The court accepted Dr. Blumberg’s finding, in part because of the bizarre nature of Bowe’s experience with the Marines.

When Bowe announced his intention to return to boxing, he told British writer Anthony Evans, “I missed it all so much. I never wanted to retire, but my manager at the time convinced me to. I knew all I needed was a rest, but I got talked into a retirement situation. Once I retired, I became so frustrated and my life kept going downhill. I’d be sitting alone at home, watching fights on TV, and I’d miss it so bad I’d just burst out crying. A lot of people are telling me I shouldn’t fight, but you should be able to do what you want to do. Let me do what makes me happy. If it wasn’t for boxing, what else would I do?”

As for the court’s acceptance of the finding that he had brain damage, Bowe told Evans, “Let me tell you something, When I went to court, they tried to make it into a big deal, and it wasn’t. It was just a lawyer’s idea, a trick, that is now backfiring on me.”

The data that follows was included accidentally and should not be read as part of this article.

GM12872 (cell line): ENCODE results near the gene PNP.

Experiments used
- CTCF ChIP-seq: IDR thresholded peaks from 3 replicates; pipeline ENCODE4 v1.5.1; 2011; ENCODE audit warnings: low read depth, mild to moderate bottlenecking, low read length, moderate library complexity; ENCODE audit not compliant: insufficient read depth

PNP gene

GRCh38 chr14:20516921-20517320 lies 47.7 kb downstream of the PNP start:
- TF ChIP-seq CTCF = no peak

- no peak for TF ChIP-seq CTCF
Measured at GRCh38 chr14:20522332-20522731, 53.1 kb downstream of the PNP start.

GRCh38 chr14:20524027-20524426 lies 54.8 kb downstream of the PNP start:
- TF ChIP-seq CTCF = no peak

Dr. Margaret Goodman (chief ringside physician and chairperson of the Nevada State Athletic Commission’s medical advisory board) took a contrary view. Goodman, who had followed the Bowe proceedings from afar, declared, “If a fighter has been documented to have brain damage, game over. Brain damage doesn’t disappear. Some of the clinical manifestations such as slurred speech can improve, but there are many other symptoms and signs. Refraining from getting hit in the head will improve someone clinically, but it doesn’t cure the problem. You can’t rest or train away brain damage. You can improve the symptoms from lack of exposure. So any jurisdiction allowing him to continue is drastically increasing the fighter’s risks. I heard Mr. Bowe went for extensive speech therapy. That’s great. He should do that. But getting hit in the head will wipe out any improvements he has made.”